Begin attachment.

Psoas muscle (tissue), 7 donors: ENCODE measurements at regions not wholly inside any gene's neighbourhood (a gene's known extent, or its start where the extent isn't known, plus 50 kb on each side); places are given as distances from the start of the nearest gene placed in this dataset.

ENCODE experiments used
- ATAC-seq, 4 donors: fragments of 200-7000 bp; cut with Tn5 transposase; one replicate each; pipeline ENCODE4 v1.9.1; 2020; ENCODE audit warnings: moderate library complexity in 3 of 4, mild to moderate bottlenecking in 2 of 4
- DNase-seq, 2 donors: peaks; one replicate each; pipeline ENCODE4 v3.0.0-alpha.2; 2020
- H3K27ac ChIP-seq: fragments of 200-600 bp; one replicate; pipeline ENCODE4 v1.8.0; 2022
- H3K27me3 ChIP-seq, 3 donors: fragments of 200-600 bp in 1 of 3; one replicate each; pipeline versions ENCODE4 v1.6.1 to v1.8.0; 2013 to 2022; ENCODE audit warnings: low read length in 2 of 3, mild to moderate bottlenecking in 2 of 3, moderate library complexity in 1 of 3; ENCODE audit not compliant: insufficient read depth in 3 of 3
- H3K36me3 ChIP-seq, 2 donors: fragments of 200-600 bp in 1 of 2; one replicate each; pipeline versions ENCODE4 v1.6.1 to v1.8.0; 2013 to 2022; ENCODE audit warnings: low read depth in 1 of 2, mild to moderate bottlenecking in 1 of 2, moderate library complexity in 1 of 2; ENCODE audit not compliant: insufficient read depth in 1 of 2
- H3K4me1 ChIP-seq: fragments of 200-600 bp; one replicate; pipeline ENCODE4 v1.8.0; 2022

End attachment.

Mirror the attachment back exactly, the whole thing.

Psoas muscle (tissue), 7 donors: ENCODE measurements at regions not wholly inside any gene's neighbourhood (a gene's known extent, or its start where the extent isn't known, plus 50 kb on each side); places are given as distances from the start of the nearest gene placed in this dataset.

ENCODE experiments used
- ATAC-seq, 4 donors: fragments of 200-7000 bp; cut with Tn5 transposase; one replicate each; pipeline ENCODE4 v1.9.1; 2020; ENCODE audit warnings: moderate library complexity in 3 of 4, mild to moderate bottlenecking in 2 of 4
- DNase-seq, 2 donors: peaks; one replicate each; pipeline ENCODE4 v3.0.0-alpha.2; 2020
- H3K27ac ChIP-seq: fragments of 200-600 bp; one replicate; pipeline ENCODE4 v1.8.0; 2022
- H3K27me3 ChIP-seq, 3 donors: fragments of 200-600 bp in 1 of 3; one replicate each; pipeline versions ENCODE4 v1.6.1 to v1.8.0; 2013 to 2022; ENCODE audit warnings: low read length in 2 of 3, mild to moderate bottlenecking in 2 of 3, moderate library complexity in 1 of 3; ENCODE audit not compliant: insufficient read depth in 3 of 3
- H3K36me3 ChIP-seq, 2 donors: fragments of 200-600 bp in 1 of 2; one replicate each; pipeline versions ENCODE4 v1.6.1 to v1.8.0; 2013 to 2022; ENCODE audit warnings: low read depth in 1 of 2, mild to moderate bottlenecking in 1 of 2, moderate library complexity in 1 of 2; ENCODE audit not compliant: insufficient read depth in 1 of 2
- H3K4me1 ChIP-seq: fragments of 200-600 bp; one replicate; pipeline ENCODE4 v1.8.0; 2022